Sylvia was back home, grown at sixteen, married a year with a baby, we heard, though all we saw of him were snapshots of dark curls, fine solemn eyes. “Pretty enough to be a girl, ain’t he,” Sylvia said of Little Buster, named for his daddy. Hospital nurses put a bow in those dark curls, enraging Daddy Buster, but what did that matter when Social Services took the baby five months later, anyway? “Too much drinkin’ and fightin’,” Sylvia’s grandma sighed. Too much to raise a baby in that house. But the problem was not too much of anything, I guessed, remembering Sylvia at ten on her grandma’s porch, bare toes stubbing dirt drab as her hair, as she waited for her daddy under a scalding August sun. He finally showed, stirring dust in a rusted black Pontiac, smiling like he never left. But there beside him, his latest new wife, smoking a Lucky Strike, the fleshy web between her thumb and finger crudely tattooed with some other man’s initials. Sylvia’s daddy pulled a present from the car, a Chatty Cathy doll that talked, only this one didn’t. “Well, I found it on clearance at the Dixie Mart,” he said, “but it’s still pretty, as pretty as ….” And Sylvia held her breath, hoping just for a second he might say her name. But the new wife eyed him, said “it’s time,” and they slid back into cracked leather seats, leaving Sylvia holding that broken bargain doll in her arms, a little something to call her own.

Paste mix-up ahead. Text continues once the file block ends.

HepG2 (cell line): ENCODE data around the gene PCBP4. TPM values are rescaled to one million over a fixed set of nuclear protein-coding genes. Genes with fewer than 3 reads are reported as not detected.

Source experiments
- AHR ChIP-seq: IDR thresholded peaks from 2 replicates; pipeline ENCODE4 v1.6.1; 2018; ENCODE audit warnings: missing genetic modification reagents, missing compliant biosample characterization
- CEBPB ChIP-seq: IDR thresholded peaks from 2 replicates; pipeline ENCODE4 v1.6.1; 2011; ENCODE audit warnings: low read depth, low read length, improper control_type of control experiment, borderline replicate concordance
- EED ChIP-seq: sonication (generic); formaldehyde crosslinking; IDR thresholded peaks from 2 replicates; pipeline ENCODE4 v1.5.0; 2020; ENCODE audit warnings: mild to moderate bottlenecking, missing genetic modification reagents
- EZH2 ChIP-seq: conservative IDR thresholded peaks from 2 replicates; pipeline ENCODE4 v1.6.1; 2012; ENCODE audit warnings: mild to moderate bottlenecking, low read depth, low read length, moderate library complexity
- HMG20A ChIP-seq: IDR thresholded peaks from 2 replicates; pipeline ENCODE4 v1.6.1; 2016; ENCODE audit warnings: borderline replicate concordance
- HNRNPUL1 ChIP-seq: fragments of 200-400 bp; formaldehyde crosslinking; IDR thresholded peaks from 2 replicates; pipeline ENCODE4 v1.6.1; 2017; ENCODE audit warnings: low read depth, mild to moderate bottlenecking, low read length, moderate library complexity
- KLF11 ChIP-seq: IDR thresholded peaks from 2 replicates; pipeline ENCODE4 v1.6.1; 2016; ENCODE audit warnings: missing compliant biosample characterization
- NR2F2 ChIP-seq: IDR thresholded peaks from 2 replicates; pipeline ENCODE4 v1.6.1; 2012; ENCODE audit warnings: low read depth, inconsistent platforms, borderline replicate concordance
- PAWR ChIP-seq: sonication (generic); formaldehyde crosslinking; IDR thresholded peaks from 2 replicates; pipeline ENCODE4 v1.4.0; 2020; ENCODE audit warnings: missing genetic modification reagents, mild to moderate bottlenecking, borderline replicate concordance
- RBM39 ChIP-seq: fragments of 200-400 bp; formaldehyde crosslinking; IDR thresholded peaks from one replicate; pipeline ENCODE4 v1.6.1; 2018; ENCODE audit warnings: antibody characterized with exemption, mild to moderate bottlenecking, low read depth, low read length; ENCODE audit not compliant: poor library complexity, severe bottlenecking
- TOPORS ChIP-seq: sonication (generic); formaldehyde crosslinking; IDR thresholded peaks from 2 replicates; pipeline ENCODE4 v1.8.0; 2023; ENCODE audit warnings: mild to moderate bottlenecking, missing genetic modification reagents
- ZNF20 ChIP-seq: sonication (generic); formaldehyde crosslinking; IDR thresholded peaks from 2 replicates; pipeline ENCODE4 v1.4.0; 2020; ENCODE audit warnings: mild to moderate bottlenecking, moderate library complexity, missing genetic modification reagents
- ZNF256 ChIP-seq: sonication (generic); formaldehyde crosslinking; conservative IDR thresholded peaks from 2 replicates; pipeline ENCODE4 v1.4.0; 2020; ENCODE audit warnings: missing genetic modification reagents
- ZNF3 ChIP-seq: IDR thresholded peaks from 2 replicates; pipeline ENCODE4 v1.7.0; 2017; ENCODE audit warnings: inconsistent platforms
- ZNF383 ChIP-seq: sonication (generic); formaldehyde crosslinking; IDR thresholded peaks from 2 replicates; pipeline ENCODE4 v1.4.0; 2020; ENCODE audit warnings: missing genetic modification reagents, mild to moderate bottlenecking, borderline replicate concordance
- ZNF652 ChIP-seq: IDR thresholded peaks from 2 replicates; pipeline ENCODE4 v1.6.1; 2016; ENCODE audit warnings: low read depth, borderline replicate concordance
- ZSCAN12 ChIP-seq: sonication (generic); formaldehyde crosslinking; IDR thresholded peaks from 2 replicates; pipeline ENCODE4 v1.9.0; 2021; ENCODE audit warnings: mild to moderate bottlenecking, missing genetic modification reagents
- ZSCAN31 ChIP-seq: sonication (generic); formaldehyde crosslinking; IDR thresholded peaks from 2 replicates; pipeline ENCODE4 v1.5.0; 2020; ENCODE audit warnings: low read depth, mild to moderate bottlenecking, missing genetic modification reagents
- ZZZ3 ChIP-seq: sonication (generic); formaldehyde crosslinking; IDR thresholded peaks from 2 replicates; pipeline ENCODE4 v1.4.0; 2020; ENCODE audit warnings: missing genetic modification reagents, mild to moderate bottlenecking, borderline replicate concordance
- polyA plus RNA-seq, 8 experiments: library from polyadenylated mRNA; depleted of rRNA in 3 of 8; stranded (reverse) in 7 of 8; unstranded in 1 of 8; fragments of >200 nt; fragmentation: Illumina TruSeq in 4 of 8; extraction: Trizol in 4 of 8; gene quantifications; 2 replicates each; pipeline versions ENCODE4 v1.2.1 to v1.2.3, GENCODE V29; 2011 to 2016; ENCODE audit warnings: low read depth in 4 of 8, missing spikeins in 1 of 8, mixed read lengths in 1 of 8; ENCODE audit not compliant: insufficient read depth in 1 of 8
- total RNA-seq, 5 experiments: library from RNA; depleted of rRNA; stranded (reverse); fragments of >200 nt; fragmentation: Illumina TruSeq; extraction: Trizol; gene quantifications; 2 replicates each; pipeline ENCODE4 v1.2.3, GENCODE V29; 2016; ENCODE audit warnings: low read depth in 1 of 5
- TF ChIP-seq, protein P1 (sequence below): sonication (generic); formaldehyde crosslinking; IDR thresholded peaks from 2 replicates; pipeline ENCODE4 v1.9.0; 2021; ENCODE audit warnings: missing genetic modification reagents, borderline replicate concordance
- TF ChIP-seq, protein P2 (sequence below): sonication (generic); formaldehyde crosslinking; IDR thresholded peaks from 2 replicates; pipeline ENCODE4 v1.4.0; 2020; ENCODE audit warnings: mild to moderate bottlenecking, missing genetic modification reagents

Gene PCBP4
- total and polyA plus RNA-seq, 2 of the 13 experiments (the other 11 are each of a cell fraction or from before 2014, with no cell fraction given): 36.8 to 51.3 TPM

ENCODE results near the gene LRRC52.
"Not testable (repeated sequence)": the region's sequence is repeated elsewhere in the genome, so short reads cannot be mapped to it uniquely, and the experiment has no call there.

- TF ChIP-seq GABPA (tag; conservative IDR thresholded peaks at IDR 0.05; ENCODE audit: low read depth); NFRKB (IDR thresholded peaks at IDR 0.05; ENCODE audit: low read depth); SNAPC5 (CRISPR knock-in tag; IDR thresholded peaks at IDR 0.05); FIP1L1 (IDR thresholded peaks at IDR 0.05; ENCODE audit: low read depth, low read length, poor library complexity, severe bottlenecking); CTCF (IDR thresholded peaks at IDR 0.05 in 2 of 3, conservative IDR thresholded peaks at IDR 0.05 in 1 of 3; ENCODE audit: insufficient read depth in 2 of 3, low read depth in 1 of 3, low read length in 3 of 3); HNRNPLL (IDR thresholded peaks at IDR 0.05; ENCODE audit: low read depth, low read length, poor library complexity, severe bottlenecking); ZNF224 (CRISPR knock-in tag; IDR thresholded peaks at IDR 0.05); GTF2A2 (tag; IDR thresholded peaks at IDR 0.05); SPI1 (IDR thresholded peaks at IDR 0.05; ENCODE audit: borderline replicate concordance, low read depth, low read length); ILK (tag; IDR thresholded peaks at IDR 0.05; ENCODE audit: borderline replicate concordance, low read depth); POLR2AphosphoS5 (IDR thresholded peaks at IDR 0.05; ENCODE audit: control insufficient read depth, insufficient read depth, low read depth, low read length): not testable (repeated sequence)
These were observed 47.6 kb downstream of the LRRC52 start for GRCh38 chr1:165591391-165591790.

[Check out Janice’s back porch wisdom]